If only. Certified doctors lose malpractice suits because they are incompetent.
If barring an imminently qualified surgeon from even a menial position in the medical field for years makes any rational sense… I just don’t see it.
I was recently a patient at the world renowned M. D. Anderson hospital in Houston, Texas. My doctor was born in Argentina and speaks with a heavy accent, but I could understand what she was saying. Her educational and occupational and research history were easily discovered on the internet. I decided for myself that she was qualified to do what was required for me.
Other of her patients from a variety of countries, spoke not a word of English and arrived with their own translators. I admit that on the operating table there may be times when quick and accurate comprehension is vital, but the anesthesiologist pretty much puts an end to conversations with the patient.
I’m not against professional organizations that endorse or discredit professionals on a voluntarily basis, but requiring someone to have a politically obtained key to the executive washroom is counterproductive in a supposedly free society because it stifles personal initiative and prudence.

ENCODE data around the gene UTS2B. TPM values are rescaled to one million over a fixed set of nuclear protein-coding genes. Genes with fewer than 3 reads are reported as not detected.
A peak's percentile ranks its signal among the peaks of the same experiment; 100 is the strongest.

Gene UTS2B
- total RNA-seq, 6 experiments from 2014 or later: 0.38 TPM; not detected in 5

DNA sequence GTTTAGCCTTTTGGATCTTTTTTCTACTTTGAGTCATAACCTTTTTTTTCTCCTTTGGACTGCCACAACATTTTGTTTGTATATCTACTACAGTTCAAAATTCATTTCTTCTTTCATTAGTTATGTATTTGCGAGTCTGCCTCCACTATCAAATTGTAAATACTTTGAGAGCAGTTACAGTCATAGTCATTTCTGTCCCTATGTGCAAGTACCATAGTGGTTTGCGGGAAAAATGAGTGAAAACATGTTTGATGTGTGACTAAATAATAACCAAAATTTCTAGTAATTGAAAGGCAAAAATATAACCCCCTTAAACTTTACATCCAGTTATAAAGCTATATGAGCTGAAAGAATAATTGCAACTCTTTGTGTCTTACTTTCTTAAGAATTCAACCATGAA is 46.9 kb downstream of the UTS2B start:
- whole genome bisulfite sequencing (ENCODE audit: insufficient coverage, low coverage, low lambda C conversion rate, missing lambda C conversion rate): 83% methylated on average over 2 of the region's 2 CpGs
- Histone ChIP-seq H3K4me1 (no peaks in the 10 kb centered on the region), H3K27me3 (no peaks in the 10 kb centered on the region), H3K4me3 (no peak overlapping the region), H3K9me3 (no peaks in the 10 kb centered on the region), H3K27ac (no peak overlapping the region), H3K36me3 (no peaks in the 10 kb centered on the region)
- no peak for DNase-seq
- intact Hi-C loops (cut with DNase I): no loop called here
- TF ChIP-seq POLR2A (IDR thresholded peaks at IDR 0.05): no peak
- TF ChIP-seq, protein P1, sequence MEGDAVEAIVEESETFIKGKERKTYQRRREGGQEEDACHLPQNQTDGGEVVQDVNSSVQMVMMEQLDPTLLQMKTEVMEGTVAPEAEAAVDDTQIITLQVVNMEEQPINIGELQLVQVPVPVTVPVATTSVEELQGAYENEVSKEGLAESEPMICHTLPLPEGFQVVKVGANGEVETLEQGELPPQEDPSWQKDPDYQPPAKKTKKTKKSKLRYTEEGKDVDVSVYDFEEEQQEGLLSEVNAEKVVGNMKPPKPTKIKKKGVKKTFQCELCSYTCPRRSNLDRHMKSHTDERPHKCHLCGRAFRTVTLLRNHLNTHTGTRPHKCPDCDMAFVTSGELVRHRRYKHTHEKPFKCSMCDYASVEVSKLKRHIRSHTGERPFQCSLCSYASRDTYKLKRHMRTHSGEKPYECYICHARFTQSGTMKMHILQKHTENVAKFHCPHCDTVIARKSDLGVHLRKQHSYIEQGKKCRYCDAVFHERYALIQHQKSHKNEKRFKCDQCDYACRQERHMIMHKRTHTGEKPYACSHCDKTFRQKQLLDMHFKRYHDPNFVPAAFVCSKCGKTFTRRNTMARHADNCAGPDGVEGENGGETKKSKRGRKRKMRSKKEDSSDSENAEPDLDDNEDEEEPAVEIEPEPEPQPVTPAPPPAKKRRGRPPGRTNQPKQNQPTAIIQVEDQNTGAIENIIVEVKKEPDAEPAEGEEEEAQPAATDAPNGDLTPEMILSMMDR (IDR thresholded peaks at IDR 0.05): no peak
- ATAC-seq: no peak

Along with the fact that government (Medicare) doesn’t pay for my dental work or my glasses and they still cost about the same as they did 20 years ago… it’s all just my opinion.
You said it yourself; you could understand what your doctor was saying. Would you have been as trusting if you couldn’t understand her? How would you have explained your symptoms to her if she couldn’t understand you? How would she have explained your course of treatment to you if you couldn’t understand her? I assume she was board certified if she was practicing at Anderson. How would she have gotten board certified if she didn’t know English well enough to take her exams? How would we have judged her medical education and relative competence without that exam? Had someone else not already determined she was qualified to practice medicine in the U.S., you would never have had the option of deciding for yourself that she was qualified.
And there’s good reason for the screening of foreign doctors. A lot of foreign medical schools are not up to U.S. standards. The educations they offer are sub par; their graduates don’t know as much as U.S. doctors. I’m thinking particularly of Caribbean medical schools which, at least during my years with the medical association, had a bad reputation. A lot of their graduates were Americans who could not get into U.S. medical schools, We simply must have standards, rules, and testing to determine if people are qualified to practice medicine here.
Board certification is not a “politically obtained” key to the executive washroom and It’s certainly not about stifling personal initiative. It’s about standards of care, and ensuring that the people who deliver your health care and mine are actually qualified to do so.